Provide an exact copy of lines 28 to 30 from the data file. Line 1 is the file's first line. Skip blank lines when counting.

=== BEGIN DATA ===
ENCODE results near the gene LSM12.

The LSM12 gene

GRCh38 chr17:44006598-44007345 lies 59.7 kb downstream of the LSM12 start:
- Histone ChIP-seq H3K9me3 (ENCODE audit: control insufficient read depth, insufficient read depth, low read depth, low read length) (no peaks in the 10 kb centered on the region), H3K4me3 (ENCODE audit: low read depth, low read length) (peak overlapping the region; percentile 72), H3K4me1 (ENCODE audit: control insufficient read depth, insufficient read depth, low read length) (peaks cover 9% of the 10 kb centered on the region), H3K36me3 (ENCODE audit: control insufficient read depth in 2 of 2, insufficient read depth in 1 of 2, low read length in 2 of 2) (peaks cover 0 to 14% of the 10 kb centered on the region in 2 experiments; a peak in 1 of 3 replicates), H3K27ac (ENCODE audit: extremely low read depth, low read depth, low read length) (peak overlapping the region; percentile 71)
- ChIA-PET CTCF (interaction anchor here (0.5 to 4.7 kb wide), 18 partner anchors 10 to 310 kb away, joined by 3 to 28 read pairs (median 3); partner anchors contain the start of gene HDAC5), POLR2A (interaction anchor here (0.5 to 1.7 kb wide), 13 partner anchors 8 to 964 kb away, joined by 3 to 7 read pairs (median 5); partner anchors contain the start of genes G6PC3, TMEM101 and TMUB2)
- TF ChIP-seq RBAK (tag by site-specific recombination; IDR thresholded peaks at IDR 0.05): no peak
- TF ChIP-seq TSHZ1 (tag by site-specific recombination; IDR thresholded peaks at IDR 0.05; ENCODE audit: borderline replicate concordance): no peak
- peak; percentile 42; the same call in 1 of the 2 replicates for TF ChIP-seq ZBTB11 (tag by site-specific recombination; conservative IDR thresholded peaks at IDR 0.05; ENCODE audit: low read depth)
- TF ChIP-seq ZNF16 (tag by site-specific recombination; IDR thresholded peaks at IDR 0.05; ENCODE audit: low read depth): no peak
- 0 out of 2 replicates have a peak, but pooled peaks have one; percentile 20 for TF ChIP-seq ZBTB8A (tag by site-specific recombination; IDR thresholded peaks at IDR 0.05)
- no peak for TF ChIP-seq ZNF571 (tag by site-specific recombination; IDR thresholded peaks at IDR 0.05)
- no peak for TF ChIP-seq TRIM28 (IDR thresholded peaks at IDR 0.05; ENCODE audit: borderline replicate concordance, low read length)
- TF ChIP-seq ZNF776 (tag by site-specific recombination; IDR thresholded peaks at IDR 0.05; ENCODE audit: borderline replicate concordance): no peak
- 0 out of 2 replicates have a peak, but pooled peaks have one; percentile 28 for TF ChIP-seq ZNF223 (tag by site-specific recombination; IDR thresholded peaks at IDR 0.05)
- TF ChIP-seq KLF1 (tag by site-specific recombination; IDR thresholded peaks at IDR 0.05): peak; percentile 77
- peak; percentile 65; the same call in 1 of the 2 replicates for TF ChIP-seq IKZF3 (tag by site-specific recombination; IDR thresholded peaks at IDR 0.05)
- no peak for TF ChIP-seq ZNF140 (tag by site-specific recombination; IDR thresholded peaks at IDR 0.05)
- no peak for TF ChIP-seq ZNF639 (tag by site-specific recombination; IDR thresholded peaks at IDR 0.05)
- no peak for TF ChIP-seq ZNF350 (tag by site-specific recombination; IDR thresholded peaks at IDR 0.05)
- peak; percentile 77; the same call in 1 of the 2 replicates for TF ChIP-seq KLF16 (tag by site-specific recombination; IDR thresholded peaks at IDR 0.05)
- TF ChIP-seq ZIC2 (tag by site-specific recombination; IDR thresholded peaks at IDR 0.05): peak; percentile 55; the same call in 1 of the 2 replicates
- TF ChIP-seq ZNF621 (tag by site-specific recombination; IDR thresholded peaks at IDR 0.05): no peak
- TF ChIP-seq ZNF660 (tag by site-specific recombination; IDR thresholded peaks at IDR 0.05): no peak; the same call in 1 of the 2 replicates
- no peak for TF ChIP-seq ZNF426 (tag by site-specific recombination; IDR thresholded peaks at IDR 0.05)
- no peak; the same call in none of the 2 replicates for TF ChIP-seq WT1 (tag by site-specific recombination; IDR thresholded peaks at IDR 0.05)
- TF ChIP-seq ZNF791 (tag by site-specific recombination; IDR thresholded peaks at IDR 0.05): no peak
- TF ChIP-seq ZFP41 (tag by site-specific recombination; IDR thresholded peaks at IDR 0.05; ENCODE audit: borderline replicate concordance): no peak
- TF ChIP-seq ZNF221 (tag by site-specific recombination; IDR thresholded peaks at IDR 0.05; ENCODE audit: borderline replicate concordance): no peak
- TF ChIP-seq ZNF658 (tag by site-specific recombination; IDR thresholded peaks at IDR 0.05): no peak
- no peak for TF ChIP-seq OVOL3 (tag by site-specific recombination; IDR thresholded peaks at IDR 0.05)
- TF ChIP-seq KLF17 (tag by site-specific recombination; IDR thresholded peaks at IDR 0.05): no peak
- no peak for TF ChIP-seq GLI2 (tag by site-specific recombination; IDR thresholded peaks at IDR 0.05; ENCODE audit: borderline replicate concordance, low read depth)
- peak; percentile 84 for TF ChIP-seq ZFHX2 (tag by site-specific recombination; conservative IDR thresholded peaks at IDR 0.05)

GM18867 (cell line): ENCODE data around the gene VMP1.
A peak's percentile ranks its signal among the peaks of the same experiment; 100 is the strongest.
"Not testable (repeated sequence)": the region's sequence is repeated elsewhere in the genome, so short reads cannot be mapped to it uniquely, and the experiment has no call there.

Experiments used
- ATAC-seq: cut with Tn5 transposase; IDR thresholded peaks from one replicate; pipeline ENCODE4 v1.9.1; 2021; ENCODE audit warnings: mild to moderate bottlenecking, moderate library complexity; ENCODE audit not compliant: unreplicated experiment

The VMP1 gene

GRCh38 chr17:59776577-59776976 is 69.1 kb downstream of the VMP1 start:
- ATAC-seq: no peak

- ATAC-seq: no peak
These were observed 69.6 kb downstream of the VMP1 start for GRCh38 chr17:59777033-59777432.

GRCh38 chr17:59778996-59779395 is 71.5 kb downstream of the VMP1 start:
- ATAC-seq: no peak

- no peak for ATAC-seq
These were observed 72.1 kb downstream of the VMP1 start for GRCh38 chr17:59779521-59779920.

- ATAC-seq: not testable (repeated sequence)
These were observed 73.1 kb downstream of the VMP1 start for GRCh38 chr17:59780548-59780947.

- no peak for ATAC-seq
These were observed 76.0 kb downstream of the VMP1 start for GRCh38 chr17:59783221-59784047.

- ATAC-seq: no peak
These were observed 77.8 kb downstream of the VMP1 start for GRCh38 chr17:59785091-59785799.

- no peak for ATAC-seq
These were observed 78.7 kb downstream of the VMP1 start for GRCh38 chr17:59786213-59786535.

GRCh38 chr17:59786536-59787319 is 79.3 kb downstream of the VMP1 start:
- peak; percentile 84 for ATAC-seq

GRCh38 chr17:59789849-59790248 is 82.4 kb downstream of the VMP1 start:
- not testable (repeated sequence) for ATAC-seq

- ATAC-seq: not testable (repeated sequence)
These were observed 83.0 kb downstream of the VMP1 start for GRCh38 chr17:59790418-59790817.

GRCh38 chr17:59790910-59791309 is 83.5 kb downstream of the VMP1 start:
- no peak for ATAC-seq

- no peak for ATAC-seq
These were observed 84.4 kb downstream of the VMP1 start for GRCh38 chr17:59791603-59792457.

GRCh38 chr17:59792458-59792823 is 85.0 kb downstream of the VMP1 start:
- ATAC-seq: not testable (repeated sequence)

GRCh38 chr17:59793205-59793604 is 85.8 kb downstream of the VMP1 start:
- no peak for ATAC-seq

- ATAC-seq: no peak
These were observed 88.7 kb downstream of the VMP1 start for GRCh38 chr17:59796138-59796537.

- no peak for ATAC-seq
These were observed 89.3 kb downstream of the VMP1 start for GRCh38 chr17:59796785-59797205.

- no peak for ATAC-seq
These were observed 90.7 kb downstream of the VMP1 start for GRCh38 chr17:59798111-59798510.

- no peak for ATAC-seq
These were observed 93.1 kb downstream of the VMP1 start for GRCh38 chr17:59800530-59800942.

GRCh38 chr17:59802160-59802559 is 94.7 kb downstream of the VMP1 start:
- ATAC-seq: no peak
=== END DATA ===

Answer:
- TF ChIP-seq ZNF221 (tag by site-specific recombination; IDR thresholded peaks at IDR 0.05; ENCODE audit: borderline replicate concordance): no peak
- TF ChIP-seq ZNF658 (tag by site-specific recombination; IDR thresholded peaks at IDR 0.05): no peak
- no peak for TF ChIP-seq OVOL3 (tag by site-specific recombination; IDR thresholded peaks at IDR 0.05)